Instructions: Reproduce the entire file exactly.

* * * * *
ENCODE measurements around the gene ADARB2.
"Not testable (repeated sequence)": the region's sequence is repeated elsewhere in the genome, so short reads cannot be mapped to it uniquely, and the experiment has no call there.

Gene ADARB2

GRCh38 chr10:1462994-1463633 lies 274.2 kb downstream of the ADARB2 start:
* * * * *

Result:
ENCODE measurements around the gene ADARB2.
"Not testable (repeated sequence)": the region's sequence is repeated elsewhere in the genome, so short reads cannot be mapped to it uniquely, and the experiment has no call there.

Gene ADARB2

GRCh38 chr10:1462994-1463633 lies 274.2 kb downstream of the ADARB2 start: